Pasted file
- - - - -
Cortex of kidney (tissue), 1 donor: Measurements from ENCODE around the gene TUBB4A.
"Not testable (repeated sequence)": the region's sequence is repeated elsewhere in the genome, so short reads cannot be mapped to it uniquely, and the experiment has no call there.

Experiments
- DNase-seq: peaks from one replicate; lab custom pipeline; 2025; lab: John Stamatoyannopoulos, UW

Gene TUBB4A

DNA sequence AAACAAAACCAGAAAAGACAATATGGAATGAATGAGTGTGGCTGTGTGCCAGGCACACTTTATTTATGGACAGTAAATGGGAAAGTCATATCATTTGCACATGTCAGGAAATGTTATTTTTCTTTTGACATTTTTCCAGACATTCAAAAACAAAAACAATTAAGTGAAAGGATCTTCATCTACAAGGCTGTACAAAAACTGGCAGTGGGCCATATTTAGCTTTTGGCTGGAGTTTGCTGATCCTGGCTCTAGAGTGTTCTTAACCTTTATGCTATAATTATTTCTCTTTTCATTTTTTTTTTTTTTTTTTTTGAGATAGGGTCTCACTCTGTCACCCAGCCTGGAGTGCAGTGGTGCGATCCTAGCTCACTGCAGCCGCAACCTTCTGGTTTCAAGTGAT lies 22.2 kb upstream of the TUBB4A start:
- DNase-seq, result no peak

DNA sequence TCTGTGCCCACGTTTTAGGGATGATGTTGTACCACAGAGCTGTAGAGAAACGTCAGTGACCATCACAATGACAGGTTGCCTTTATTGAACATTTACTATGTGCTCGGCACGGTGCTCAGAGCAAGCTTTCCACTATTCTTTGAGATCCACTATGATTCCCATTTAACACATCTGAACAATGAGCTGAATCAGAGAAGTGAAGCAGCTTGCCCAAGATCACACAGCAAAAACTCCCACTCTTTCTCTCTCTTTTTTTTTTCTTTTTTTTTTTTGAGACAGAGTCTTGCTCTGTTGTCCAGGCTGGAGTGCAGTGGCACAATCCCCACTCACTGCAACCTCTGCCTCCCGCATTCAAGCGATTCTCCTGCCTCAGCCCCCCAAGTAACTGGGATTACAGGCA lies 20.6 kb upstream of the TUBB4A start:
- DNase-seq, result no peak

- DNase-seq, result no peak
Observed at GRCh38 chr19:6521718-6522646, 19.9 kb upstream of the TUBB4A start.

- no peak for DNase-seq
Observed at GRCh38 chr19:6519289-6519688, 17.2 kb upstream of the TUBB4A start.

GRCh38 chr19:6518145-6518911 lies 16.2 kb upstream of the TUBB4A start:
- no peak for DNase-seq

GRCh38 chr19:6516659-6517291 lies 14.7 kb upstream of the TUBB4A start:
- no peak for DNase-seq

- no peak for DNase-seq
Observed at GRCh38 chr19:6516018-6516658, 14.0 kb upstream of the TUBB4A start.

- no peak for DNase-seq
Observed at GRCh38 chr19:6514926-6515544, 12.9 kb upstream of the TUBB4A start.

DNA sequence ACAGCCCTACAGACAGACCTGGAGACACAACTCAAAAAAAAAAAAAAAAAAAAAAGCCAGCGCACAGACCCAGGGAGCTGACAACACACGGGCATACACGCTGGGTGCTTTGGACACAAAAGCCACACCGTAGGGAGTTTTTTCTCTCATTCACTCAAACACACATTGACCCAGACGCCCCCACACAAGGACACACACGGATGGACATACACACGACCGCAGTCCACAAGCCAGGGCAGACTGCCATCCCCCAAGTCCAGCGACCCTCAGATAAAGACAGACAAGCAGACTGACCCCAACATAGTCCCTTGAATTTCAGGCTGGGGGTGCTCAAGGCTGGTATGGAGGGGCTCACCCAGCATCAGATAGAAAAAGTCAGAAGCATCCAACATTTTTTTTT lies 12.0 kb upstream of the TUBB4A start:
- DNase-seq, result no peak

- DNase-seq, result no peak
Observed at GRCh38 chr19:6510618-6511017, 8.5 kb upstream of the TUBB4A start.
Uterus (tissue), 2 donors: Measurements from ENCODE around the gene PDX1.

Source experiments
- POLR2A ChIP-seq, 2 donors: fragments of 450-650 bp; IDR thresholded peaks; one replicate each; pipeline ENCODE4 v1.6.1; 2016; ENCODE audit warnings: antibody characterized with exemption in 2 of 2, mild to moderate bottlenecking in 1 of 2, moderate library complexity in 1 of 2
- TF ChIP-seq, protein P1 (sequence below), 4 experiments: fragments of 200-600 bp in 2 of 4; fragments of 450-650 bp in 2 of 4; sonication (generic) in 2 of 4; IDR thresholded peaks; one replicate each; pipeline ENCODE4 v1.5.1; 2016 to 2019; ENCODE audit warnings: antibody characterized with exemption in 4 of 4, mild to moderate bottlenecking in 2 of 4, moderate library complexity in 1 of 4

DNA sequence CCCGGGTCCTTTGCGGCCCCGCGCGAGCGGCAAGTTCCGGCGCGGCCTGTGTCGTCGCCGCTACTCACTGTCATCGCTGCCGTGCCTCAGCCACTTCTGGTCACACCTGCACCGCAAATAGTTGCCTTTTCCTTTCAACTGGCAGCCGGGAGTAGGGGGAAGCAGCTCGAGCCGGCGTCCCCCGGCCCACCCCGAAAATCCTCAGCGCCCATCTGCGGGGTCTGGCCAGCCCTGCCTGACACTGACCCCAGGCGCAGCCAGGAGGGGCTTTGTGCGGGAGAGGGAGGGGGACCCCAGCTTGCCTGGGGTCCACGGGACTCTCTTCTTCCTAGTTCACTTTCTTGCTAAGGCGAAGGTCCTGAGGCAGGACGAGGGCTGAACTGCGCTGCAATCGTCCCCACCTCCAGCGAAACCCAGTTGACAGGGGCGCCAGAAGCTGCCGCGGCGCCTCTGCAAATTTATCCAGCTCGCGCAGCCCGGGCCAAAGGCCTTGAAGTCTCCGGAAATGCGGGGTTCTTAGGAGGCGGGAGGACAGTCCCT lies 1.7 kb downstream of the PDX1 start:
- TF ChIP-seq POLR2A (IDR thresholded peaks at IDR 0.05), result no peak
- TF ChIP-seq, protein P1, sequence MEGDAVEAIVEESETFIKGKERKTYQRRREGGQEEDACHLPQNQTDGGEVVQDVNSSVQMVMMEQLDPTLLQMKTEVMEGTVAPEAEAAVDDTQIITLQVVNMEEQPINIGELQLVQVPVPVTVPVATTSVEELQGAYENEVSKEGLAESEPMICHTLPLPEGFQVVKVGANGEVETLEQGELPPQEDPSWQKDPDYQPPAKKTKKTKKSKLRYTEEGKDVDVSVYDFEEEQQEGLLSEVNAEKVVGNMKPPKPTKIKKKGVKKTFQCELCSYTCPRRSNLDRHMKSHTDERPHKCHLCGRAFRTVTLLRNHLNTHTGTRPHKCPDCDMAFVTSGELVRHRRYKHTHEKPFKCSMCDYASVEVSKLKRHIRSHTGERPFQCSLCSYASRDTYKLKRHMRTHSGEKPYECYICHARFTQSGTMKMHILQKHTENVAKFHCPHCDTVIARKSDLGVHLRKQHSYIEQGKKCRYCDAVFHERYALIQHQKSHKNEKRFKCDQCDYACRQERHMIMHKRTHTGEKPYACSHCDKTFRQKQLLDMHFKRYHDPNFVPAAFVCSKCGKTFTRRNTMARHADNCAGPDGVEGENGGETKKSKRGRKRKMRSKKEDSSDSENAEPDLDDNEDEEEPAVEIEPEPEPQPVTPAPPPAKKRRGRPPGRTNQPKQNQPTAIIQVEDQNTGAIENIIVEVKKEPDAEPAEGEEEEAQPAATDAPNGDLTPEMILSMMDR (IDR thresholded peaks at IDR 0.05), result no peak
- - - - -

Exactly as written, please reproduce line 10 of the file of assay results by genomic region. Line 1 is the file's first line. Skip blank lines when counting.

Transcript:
- DNase-seq, result no peak